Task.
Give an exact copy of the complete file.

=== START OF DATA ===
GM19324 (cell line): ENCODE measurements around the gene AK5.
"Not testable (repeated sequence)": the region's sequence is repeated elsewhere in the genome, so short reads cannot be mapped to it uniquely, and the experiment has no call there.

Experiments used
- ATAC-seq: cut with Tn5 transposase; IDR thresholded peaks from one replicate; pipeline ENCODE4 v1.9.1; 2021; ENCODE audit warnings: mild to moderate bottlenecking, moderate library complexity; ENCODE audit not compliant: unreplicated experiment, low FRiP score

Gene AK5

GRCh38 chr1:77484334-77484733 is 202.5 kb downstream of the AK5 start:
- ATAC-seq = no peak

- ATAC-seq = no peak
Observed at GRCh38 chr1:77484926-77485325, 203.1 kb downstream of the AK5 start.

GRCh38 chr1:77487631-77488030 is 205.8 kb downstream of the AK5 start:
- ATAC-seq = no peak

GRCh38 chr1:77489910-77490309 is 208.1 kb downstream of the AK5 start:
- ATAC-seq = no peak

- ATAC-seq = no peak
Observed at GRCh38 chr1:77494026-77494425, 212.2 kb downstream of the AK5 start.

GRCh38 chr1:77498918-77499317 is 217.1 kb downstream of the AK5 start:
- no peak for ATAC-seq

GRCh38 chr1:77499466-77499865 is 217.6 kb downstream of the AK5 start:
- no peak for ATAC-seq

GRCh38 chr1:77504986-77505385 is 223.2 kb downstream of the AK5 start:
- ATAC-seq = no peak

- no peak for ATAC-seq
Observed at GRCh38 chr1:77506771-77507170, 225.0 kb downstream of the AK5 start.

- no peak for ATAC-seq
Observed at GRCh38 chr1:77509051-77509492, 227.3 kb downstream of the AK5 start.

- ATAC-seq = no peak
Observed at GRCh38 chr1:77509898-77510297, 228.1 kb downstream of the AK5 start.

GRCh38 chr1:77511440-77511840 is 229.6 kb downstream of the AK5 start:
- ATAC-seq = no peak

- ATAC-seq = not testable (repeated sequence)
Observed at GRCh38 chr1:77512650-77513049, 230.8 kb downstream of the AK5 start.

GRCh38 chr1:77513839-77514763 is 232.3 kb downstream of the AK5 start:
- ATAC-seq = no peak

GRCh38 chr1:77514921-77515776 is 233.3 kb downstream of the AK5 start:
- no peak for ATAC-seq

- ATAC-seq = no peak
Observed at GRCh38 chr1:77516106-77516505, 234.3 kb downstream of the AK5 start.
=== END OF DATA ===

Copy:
GM19324 (cell line): ENCODE measurements around the gene AK5.
"Not testable (repeated sequence)": the region's sequence is repeated elsewhere in the genome, so short reads cannot be mapped to it uniquely, and the experiment has no call there.

Experiments used
- ATAC-seq: cut with Tn5 transposase; IDR thresholded peaks from one replicate; pipeline ENCODE4 v1.9.1; 2021; ENCODE audit warnings: mild to moderate bottlenecking, moderate library complexity; ENCODE audit not compliant: unreplicated experiment, low FRiP score

Gene AK5

GRCh38 chr1:77484334-77484733 is 202.5 kb downstream of the AK5 start:
- ATAC-seq = no peak

- ATAC-seq = no peak
Observed at GRCh38 chr1:77484926-77485325, 203.1 kb downstream of the AK5 start.

GRCh38 chr1:77487631-77488030 is 205.8 kb downstream of the AK5 start:
- ATAC-seq = no peak

GRCh38 chr1:77489910-77490309 is 208.1 kb downstream of the AK5 start:
- ATAC-seq = no peak

- ATAC-seq = no peak
Observed at GRCh38 chr1:77494026-77494425, 212.2 kb downstream of the AK5 start.

GRCh38 chr1:77498918-77499317 is 217.1 kb downstream of the AK5 start:
- no peak for ATAC-seq

GRCh38 chr1:77499466-77499865 is 217.6 kb downstream of the AK5 start:
- no peak for ATAC-seq

GRCh38 chr1:77504986-77505385 is 223.2 kb downstream of the AK5 start:
- ATAC-seq = no peak

- no peak for ATAC-seq
Observed at GRCh38 chr1:77506771-77507170, 225.0 kb downstream of the AK5 start.

- no peak for ATAC-seq
Observed at GRCh38 chr1:77509051-77509492, 227.3 kb downstream of the AK5 start.

- ATAC-seq = no peak
Observed at GRCh38 chr1:77509898-77510297, 228.1 kb downstream of the AK5 start.

GRCh38 chr1:77511440-77511840 is 229.6 kb downstream of the AK5 start:
- ATAC-seq = no peak

- ATAC-seq = not testable (repeated sequence)
Observed at GRCh38 chr1:77512650-77513049, 230.8 kb downstream of the AK5 start.

GRCh38 chr1:77513839-77514763 is 232.3 kb downstream of the AK5 start:
- ATAC-seq = no peak

GRCh38 chr1:77514921-77515776 is 233.3 kb downstream of the AK5 start:
- no peak for ATAC-seq

- ATAC-seq = no peak
Observed at GRCh38 chr1:77516106-77516505, 234.3 kb downstream of the AK5 start.